What is a typical day like and/or what are some common tasks you perform?
One thing I love about my practice is that no two days are exactly the same. As a main point of contact for my clients, I have learned to be flexible in my agenda so I can respond to any incoming questions or requests. Many of my clients are based around the world, which means I frequently travel for meetings. Between that and my other responsibilities as the firm’s hiring chair, I am always on the go—meeting with clients; answering calls and emails; or attending recruiting panels, events, and interviews. I never get bored and am always learning something new!
What training, classes, experience, or skills development would you recommend to someone who wishes to enter your practice area?
Much of your training as a private equity lawyer will be on the job once you begin. However, if you suspect you may have an interest in private funds work, I would advise taking finance, accounting, and investment classes during your law school career. While not a prerequisite, having a basic business background can be helpful for understanding our clients’ goals and the general investment market.
What misconceptions exist about your practice area?
One misconception is the idea that there aren’t many ways to make a positive ethical impact through corporate law work. I have found nothing to be further from the truth. I have been lucky enough to work with several clients on social impact funds, most notably leading the development of TPG’s The Rise Fund, which is the largest social impact fund raised to date. The Rise Fund aims to upend the long-held tenet that financial success is antithetical to a social mission. This is an area where Cleary has excelled and developed a “niche” practice, as we have advised on social impact fund formations for Breakthrough Energy Ventures, KKR, Sponsors for Educational Opportunity, NatureVest, Concrete Rose, and the Grameen Foundation, among others. This is an area where I have really found a unique opportunity to help our clients do well while also doing good.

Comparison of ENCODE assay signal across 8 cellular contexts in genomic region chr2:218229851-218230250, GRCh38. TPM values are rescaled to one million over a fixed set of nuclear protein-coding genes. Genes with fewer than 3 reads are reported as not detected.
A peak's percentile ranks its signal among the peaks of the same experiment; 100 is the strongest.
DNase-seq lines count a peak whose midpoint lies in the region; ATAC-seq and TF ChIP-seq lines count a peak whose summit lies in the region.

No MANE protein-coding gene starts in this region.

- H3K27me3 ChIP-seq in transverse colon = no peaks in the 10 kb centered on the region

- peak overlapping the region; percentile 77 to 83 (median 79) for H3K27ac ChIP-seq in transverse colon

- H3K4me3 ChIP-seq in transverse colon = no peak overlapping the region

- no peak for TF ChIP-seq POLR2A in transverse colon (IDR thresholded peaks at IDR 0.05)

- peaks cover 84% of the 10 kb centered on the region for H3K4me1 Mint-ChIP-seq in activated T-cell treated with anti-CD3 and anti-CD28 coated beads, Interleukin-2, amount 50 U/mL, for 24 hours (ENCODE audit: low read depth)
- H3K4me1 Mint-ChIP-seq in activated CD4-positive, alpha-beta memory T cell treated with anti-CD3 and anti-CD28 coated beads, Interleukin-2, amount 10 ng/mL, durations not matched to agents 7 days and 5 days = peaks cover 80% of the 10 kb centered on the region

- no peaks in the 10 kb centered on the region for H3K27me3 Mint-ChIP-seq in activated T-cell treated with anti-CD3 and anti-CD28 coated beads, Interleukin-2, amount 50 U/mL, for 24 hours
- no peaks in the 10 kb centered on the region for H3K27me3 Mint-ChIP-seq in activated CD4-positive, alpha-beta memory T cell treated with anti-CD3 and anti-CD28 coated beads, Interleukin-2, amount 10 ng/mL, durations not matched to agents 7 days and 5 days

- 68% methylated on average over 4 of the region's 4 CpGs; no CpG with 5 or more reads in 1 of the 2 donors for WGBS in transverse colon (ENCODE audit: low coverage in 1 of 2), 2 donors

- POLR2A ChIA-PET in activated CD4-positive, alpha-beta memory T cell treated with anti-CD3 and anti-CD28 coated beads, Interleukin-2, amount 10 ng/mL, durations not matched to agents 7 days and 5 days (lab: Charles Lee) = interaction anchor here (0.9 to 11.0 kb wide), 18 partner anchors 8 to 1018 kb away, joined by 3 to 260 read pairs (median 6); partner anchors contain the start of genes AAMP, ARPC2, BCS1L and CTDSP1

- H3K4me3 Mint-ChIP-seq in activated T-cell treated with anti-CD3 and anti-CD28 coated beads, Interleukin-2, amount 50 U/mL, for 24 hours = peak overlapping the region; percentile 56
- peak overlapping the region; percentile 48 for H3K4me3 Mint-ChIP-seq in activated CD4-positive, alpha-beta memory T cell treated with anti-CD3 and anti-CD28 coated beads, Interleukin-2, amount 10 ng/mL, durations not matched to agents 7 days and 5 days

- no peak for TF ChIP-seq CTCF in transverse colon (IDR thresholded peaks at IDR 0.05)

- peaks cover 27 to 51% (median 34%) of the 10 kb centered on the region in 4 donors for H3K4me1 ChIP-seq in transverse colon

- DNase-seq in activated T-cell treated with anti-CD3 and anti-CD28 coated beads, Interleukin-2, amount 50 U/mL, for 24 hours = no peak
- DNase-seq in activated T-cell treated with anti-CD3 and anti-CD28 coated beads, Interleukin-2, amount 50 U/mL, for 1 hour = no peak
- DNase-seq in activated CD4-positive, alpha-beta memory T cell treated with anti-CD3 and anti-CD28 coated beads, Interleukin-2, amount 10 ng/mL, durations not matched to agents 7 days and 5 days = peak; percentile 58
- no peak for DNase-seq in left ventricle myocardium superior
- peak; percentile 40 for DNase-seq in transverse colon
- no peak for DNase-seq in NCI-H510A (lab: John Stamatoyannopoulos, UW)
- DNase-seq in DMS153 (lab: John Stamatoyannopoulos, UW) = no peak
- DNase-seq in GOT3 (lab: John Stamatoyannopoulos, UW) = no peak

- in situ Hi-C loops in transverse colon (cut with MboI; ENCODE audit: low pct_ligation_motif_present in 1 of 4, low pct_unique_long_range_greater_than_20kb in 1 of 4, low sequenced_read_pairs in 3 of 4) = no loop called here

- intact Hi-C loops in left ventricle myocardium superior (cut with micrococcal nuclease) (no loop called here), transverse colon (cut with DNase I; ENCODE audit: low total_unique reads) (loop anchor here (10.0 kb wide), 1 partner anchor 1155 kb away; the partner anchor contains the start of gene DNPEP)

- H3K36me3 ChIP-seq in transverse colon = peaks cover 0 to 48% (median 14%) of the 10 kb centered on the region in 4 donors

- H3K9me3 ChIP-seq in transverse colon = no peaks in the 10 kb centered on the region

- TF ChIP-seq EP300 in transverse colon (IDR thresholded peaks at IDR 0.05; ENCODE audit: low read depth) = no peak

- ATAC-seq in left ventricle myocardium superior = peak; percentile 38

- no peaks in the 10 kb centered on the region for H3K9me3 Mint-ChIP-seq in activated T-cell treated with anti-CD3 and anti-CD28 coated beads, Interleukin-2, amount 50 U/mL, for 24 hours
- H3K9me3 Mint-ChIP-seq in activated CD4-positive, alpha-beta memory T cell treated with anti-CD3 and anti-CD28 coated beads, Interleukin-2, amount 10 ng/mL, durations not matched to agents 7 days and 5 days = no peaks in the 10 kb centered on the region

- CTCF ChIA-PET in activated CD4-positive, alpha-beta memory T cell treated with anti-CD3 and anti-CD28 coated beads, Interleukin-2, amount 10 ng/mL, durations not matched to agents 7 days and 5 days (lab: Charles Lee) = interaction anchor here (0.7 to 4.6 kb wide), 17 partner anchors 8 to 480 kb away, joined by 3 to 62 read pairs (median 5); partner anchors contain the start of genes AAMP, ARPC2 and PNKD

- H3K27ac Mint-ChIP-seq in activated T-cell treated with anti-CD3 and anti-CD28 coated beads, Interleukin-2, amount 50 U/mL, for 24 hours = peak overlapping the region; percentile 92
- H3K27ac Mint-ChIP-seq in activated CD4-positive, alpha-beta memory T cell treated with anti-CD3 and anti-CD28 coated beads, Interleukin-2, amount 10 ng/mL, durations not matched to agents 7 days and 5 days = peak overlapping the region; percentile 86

How do you see this practice area evolving in the future?
Cleary has done groundbreaking and innovative work for our clients, most notably in the realm of social impact funds. I believe that this is the future of private equity work—in today’s world, our clients not only want to be successful in their investments, but are increasingly being held accountable by their stakeholders and the general public for the impact their investments have on the world. Our highly successful work on social impact funds (such as TPG’s The Rise Fund and our work with Bill Gates on Breakthrough Energy Ventures) has shown that smart investing can have both financial and social benefits.
What kinds of experience can summer associates gain in this practice area at your firm?
One of the best things about our summer program is that we give summer associates a taste of what first-year-associate work is really like. Our Funds group allows summer associates the opportunity to work directly with lawyers across all levels, including partners. At the same time, our culture of cross-group collaboration means that even if you are staffed on a funds matter, you will be working with attorneys across a variety of practice groups, as most of our matters involve some form of tax, employment, real estate, leveraged finance, or M&A elements.
How important is it to understand your client’s business, and how can junior attorneys gain this insight?
As a funds attorney, as in any practice, it is extremely important to understand your client’s business. However, this does not mean you need to have a finance or investment background prior to law school. My advice for junior associates is to be realistic about what you don’t know, and never be afraid to ask questions to fill in those gaps. At Cleary, we are fortunate enough to have a wealth of resources, including practice development lawyers and attorneys at all levels who are always available and willing to help answer questions both large and small.